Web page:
True to form, the Panthers came back. Three field goals by John Kasay built Carolina's lead to 18-14 in the fourth quarter, but Stewart and the Steelers had two gigantic opportunities in the final five minutes for game-winning scores.
They drove from their 41 to the Panthers 6, where Cowher chose to go for a touchdown rather than kick a field goal that would have cut the Panthers' lead to 1.
It was almost a masterful call.
Stewart's pass to receiver Ernie Mills was perfect, but Mills dropped the ball.
``I just didn't squeeze it,'' he said.
That was Escape No. 1.
After a Carolina punt, the Steelers got the ball at the Carolina 40 with 3:29 left.
What a finish it was from there.
Stewart's passing and running got the Steelers to the Carolina 9 with 1:53 left.
Everything was at stake for the Panthers -- the division title, the playoff bye, an unbeaten home season at Ericsson.
The Steelers had nothing to win, and nothing to lose.
Those final 113 seconds went agonizingly slow.
``It seemed like a lifetime,'' said wide receiver Willie Green, who watched nervously from the sidelines. ``I don't want to ever go through anything like that again. It was a very, very scary time.''
A defensive holding penalty against linebacker Kevin Greene with 1:10 remaining gave the Steelers a first down at the 1.
``I never stopped believing in our defense, but when it got that close, my faith started thinning,'' said tight end Wesley Walls.
Then offensive guard Brendan Stai was penalized 5 yards for a false start and the Steelers were backed up to the 6.
After Shawn King tackled Stewart for a 2-yard loss, the Steelers were at the 8 with less than a minute was left.
``That was the most intense feeling I've had on the sidelines the whole year because I knew what was at stake,'' said Capers.
``I was about to go crazy,'' said Walls.
On third-and-goal, Pittsburgh had five receivers on the field. The Panthers were in their dime package, which includes six defensive backs, but would have preferred to have had a seventh player in the secondary.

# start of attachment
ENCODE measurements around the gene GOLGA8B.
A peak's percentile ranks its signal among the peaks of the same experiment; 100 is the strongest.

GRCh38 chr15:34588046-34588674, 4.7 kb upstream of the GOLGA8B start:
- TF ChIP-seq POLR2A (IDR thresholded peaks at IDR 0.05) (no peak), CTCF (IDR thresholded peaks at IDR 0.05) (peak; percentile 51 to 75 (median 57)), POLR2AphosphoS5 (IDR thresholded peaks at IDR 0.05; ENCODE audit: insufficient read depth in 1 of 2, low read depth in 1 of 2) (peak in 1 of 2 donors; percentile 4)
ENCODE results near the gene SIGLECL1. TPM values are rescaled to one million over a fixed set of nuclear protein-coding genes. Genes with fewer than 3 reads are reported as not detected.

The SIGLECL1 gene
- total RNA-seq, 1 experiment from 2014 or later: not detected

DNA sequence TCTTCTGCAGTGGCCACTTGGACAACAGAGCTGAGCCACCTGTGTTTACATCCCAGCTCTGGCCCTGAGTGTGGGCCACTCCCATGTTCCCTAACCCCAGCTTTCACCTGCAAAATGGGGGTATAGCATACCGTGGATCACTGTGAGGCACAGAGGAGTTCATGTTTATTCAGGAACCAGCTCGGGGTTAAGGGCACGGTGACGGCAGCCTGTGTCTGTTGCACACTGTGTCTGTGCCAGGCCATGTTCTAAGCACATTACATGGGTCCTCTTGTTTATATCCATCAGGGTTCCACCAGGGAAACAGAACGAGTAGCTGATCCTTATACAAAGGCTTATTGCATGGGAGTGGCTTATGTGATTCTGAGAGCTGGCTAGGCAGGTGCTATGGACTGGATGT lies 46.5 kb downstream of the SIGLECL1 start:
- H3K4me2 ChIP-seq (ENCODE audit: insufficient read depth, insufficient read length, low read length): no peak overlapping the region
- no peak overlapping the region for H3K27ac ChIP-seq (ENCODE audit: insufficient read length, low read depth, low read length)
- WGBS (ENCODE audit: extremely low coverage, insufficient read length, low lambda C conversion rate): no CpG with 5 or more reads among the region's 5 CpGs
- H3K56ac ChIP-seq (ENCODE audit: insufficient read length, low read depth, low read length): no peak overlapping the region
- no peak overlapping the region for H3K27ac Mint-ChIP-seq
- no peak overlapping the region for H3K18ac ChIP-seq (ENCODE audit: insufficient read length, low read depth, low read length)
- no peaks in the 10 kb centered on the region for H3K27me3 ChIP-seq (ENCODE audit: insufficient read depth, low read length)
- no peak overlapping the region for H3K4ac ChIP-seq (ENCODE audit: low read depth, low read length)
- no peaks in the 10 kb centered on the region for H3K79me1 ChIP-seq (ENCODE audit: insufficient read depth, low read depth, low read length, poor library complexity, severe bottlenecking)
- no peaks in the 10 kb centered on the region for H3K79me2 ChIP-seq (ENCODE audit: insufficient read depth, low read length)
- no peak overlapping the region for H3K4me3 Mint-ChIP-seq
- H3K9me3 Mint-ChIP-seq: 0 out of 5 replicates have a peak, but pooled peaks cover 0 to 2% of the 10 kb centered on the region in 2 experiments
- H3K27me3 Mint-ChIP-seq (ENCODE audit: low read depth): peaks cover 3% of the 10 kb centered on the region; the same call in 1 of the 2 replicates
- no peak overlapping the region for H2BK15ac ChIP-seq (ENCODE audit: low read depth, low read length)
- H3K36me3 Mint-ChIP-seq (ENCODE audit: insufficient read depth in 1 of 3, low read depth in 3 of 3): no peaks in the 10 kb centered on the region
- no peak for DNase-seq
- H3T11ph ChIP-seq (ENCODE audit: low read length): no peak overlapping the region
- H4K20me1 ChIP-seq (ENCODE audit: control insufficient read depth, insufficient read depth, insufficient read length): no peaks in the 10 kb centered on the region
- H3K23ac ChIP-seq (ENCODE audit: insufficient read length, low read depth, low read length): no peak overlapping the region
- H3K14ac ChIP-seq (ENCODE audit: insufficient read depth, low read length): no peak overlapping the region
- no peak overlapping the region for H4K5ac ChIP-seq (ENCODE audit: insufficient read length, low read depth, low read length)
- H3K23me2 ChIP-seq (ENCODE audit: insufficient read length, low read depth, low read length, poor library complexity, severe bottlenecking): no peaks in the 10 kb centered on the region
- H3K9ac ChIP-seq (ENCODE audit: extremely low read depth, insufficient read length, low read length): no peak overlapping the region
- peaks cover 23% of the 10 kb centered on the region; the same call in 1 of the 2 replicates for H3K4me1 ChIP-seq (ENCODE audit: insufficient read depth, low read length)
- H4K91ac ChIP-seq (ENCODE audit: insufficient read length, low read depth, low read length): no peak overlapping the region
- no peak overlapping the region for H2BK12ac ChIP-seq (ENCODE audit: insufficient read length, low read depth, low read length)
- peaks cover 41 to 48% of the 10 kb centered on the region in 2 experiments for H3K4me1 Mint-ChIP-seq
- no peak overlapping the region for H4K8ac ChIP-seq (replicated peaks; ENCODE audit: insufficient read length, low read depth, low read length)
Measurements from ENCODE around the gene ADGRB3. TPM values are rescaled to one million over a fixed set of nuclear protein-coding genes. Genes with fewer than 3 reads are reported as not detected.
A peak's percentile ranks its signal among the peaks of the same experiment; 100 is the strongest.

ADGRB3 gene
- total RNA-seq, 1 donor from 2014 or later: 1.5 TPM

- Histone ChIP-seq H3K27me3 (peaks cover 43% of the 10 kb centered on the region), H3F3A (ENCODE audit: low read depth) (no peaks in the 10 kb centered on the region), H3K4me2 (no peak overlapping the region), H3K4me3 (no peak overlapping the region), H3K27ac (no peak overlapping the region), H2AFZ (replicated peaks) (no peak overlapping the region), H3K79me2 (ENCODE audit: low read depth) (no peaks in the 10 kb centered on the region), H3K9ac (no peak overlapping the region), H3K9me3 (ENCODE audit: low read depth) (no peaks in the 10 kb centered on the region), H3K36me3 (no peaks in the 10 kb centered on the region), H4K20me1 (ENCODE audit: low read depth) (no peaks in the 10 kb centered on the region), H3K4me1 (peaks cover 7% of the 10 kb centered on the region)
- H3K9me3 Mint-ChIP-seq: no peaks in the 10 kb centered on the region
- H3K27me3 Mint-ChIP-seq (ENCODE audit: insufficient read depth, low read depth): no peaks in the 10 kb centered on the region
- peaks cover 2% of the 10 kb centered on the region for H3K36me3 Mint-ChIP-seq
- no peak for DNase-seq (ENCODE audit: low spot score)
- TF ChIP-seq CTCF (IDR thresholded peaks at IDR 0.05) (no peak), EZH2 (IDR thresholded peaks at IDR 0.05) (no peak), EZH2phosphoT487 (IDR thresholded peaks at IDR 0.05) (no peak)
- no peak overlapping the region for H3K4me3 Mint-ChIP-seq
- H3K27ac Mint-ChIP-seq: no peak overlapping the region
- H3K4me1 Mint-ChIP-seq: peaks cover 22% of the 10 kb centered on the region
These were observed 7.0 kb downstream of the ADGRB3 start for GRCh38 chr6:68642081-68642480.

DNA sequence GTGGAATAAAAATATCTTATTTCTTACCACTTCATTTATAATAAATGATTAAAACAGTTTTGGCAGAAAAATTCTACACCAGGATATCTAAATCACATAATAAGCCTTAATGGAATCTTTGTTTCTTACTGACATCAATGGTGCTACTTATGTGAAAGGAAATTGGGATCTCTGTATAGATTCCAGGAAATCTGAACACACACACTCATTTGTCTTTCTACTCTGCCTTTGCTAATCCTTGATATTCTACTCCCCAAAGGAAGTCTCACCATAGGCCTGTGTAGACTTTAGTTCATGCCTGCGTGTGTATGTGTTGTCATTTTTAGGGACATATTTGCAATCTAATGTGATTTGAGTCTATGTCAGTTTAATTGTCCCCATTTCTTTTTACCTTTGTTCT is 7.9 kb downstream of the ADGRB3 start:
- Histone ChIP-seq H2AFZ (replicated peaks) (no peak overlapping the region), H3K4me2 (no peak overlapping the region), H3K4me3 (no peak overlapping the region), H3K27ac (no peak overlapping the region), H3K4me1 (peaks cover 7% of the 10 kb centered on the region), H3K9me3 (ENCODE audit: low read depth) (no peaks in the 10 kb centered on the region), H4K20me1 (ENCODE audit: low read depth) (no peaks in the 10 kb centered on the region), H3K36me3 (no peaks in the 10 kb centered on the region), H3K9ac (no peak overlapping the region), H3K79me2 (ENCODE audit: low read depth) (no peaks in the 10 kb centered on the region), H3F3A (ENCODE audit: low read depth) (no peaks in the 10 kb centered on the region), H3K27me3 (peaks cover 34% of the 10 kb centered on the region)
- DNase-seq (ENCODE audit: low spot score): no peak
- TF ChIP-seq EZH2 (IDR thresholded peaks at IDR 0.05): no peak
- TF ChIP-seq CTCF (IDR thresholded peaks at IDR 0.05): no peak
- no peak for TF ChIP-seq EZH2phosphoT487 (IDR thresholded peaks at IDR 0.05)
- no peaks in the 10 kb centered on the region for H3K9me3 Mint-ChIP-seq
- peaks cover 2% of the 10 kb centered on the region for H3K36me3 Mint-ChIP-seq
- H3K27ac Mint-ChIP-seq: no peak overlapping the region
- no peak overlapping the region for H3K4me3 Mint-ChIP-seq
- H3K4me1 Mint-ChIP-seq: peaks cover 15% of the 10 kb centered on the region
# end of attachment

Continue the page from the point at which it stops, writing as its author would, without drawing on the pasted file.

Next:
Linebacker Sam Mills ideally wouldn't have been in the game and wound up guarding the receiver (Andre Hastings) Stewart threw to.
``I was stressed big-time,'' said Mills. ``I saw five wide receivers on the field and I knew I was the slowest guy out there. I said, `This could be interesting.' ``
Pittsburgh had run the same play for a Tomczak-to-Hastings touchdown in the second quarter.
Cota remembered and moved to help out Mills.
He turned to his right and leaned in to steal the pass just before it got to Hastings.
Hastings reached in and tried to yank it away from Cota, hoping to get a touchdown call.
But officials ruled it an interception and Carolina had the first championship in its brief history.
Finally, the tension was broken.
``Football is life at warp speed,'' said Panthers kicker John Kasay. ``It is a crazy, wild, unbelievable thing.''
The interception set off a frenzied celebration by a screaming, towel-waving Ericsson crowd of 72,217.
``You could tell standing out there on that field that it was a a big win, not just a regular win,'' said Mills. ``You could tell just by listening to the crowd, and the roar. It continued on. It just stayed up there. It was almost like it was a recording. It just kept going and going and going.
``It was beautiful, man.''